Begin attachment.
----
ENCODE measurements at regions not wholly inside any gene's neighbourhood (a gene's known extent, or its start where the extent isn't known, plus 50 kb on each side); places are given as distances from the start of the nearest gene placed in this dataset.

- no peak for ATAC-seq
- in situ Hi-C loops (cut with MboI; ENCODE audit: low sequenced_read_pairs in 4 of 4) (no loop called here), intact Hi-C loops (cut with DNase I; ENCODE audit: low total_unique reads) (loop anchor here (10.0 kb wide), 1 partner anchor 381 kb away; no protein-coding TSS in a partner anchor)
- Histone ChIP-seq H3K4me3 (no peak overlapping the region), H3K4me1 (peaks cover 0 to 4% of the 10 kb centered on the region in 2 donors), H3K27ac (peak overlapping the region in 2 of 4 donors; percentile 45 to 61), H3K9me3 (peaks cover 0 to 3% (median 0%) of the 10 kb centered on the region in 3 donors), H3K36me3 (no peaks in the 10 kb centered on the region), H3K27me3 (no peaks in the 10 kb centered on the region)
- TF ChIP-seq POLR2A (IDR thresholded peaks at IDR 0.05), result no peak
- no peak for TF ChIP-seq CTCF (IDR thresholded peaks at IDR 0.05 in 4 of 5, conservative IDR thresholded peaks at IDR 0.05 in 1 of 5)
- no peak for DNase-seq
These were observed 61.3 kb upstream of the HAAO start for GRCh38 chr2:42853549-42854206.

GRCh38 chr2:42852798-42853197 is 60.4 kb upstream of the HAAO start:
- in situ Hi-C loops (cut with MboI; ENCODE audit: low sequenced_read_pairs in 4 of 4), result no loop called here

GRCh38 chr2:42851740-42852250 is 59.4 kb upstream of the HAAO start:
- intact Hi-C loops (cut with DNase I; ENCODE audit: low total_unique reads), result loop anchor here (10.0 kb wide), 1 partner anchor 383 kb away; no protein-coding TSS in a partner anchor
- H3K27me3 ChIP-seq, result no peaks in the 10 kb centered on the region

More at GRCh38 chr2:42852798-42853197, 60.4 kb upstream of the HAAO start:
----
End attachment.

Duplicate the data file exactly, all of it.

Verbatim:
ENCODE measurements at regions not wholly inside any gene's neighbourhood (a gene's known extent, or its start where the extent isn't known, plus 50 kb on each side); places are given as distances from the start of the nearest gene placed in this dataset.

- no peak for ATAC-seq
- in situ Hi-C loops (cut with MboI; ENCODE audit: low sequenced_read_pairs in 4 of 4) (no loop called here), intact Hi-C loops (cut with DNase I; ENCODE audit: low total_unique reads) (loop anchor here (10.0 kb wide), 1 partner anchor 381 kb away; no protein-coding TSS in a partner anchor)
- Histone ChIP-seq H3K4me3 (no peak overlapping the region), H3K4me1 (peaks cover 0 to 4% of the 10 kb centered on the region in 2 donors), H3K27ac (peak overlapping the region in 2 of 4 donors; percentile 45 to 61), H3K9me3 (peaks cover 0 to 3% (median 0%) of the 10 kb centered on the region in 3 donors), H3K36me3 (no peaks in the 10 kb centered on the region), H3K27me3 (no peaks in the 10 kb centered on the region)
- TF ChIP-seq POLR2A (IDR thresholded peaks at IDR 0.05), result no peak
- no peak for TF ChIP-seq CTCF (IDR thresholded peaks at IDR 0.05 in 4 of 5, conservative IDR thresholded peaks at IDR 0.05 in 1 of 5)
- no peak for DNase-seq
These were observed 61.3 kb upstream of the HAAO start for GRCh38 chr2:42853549-42854206.

GRCh38 chr2:42852798-42853197 is 60.4 kb upstream of the HAAO start:
- in situ Hi-C loops (cut with MboI; ENCODE audit: low sequenced_read_pairs in 4 of 4), result no loop called here

GRCh38 chr2:42851740-42852250 is 59.4 kb upstream of the HAAO start:
- intact Hi-C loops (cut with DNase I; ENCODE audit: low total_unique reads), result loop anchor here (10.0 kb wide), 1 partner anchor 383 kb away; no protein-coding TSS in a partner anchor
- H3K27me3 ChIP-seq, result no peaks in the 10 kb centered on the region

More at GRCh38 chr2:42852798-42853197, 60.4 kb upstream of the HAAO start: